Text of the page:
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Old 12-13-2007, 05:53 AM   #11
smizak
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Dec 2007
Buffalo, NY
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Quote:
Originally Posted by kladue
Set the carboy in a water bath and use a couple aquarium heaters to keep water bath at desired temp, insulation around water bath will reduce wattage needed to hold temp.
I've considered the exact same solution. Great minds....

I really liked that idea because the temperature of the water would be exactly the same as the beer.

It was easier for me to use the garbage can, I didn't have anything that could support the volume of the water and beer and carboy at hand. I ducted taped the probe flat against the glass carboy. The duct tape has actually eradicated any erroneous readings from noise, it might be because of the silver color being conductive and shielding my probe.

My controller would work with any heating/cooling device that works with AC. I have access to some solenoid valves that would work for cooling in the summer when used with a water bath.

 
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Old 12-13-2007, 11:33 AM   #12
lustreking
 
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Aug 2006
Bethlehem, PA
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Quote:
Originally Posted by kladue
Set the carboy in a water bath and use a couple aquarium heaters to keep water bath at desired temp, insulation around water bath will reduce wattage needed to hold temp.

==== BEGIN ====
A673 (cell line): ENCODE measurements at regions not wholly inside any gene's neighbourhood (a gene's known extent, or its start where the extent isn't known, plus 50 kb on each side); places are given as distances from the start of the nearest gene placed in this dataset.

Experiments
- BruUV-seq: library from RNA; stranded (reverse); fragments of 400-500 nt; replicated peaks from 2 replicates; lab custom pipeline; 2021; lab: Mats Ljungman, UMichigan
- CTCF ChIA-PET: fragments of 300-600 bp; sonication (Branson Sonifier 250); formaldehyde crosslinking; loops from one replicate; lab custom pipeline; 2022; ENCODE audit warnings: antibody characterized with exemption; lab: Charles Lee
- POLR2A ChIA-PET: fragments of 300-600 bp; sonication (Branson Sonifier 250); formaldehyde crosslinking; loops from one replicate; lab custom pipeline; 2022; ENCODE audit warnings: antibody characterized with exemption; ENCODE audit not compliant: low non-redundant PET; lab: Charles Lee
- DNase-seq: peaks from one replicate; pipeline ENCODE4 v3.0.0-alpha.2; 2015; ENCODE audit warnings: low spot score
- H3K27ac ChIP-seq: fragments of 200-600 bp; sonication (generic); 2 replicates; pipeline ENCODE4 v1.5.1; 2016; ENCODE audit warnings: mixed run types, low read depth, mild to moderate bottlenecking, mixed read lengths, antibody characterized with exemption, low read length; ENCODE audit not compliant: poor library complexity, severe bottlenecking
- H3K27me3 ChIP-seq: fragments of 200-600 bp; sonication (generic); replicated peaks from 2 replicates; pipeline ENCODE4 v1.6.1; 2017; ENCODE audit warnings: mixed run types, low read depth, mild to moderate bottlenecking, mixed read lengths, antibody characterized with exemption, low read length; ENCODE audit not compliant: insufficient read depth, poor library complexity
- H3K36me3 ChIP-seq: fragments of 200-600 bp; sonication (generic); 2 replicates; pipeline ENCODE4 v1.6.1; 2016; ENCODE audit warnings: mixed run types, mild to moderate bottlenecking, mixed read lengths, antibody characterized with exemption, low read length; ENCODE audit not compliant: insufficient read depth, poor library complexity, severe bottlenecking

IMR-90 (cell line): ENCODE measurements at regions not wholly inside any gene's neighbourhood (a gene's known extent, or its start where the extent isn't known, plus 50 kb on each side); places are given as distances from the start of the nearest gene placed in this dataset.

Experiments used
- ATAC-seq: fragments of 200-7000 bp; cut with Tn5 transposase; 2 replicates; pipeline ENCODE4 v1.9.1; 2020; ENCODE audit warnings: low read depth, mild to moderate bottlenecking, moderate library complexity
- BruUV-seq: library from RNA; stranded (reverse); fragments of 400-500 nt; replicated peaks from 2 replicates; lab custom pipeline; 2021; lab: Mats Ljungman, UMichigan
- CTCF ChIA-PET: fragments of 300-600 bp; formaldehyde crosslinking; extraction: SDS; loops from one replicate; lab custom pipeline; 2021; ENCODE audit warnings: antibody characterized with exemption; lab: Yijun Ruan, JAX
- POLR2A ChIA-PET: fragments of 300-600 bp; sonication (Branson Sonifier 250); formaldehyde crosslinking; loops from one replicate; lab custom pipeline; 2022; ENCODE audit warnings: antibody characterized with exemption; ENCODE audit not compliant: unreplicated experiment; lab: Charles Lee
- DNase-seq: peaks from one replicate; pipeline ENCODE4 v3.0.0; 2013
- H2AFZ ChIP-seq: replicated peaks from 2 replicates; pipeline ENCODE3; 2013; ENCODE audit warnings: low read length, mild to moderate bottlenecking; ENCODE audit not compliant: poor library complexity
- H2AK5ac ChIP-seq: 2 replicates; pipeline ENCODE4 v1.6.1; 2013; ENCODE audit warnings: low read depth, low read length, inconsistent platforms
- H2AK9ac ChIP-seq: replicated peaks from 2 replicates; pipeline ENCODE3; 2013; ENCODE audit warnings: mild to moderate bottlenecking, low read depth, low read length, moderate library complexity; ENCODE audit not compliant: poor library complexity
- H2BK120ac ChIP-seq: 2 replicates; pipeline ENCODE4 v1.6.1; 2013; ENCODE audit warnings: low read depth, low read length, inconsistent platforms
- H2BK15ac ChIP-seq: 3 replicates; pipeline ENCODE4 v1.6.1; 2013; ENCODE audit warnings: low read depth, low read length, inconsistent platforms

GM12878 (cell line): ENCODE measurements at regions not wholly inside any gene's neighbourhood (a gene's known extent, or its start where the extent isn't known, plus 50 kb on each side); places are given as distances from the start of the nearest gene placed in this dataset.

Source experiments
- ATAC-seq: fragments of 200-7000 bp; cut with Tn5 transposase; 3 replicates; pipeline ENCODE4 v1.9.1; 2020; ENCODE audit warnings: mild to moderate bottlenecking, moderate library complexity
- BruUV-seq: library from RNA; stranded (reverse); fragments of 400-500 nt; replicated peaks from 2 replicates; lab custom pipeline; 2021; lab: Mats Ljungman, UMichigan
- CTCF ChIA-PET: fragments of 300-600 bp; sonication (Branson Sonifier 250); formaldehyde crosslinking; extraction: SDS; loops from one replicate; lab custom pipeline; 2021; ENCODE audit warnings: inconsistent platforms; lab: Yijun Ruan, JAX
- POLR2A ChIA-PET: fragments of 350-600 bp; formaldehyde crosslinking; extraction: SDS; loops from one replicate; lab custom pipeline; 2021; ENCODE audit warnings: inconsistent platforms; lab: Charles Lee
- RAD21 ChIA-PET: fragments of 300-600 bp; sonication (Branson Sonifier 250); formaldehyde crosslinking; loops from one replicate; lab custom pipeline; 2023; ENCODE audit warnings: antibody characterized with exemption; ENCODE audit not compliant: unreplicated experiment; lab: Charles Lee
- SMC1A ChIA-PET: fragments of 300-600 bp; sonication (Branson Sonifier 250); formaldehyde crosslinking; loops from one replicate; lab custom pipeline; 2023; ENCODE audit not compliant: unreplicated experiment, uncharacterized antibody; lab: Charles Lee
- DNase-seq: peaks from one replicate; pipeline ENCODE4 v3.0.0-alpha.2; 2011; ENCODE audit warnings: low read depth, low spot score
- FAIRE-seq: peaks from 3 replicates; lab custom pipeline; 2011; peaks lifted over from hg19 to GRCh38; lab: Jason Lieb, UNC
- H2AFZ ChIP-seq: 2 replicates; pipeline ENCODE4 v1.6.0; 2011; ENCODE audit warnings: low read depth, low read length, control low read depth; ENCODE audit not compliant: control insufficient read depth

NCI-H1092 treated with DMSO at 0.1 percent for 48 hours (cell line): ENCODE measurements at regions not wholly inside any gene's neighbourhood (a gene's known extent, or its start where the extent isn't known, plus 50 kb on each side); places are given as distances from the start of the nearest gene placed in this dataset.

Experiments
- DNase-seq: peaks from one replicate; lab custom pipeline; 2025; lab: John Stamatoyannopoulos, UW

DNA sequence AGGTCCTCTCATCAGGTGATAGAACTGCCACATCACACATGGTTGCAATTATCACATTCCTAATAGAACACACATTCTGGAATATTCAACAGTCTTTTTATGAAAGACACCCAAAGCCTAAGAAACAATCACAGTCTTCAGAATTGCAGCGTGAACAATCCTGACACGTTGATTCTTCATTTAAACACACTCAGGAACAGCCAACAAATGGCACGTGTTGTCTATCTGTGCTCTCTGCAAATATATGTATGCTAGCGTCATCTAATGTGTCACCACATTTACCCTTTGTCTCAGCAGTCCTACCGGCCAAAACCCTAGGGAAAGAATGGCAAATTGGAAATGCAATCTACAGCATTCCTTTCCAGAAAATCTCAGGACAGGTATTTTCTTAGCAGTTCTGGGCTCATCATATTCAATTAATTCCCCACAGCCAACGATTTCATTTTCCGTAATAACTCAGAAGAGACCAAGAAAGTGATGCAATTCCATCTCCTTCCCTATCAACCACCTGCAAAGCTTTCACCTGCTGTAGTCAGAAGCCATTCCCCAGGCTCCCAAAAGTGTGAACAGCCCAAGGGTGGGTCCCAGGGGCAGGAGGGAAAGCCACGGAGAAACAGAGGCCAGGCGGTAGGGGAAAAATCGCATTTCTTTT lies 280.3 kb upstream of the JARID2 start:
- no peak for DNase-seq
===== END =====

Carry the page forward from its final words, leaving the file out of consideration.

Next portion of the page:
http://brewing.lustreking.com/gear/fermwarmer.html
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Old 12-13-2007, 05:40 PM   #13
scoates
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Dec 2007
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Quote:
Originally Posted by BuffaloSabresBrewer
Get a can of high temp spray paint and paint over the bulb. No more light to worry about.
This is a great idea. I've been casually searching for an electric heating pad for a few weeks now, but this is easier and cheaper (I've already for a light bulb socket)..

I just painted a bulb.. guess I'll see how well it works in a few hours.

I'm going to put mine in my fermentation fridge to keep a very tight swing. In the winter (now), it will be mostly heating, and summer mostly cooling. I don't want to mess with water (baths) and I've got a spare output (or 6) on my controller...

Thanks!

S

 
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Old 12-14-2007, 12:31 AM   #14
raceskier
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Feb 2007
Port Townsend, Washington
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I'm Socal as well. I have had good luck with a heating pad under the corner of the tub of water I put the carboy in. I slide more or less of the pad under the tub to adjust the temp. The tub of water really helps dampen out temperature fluctuation.
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Old 12-14-2007, 01:19 AM   #15
blacklab
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Nov 2007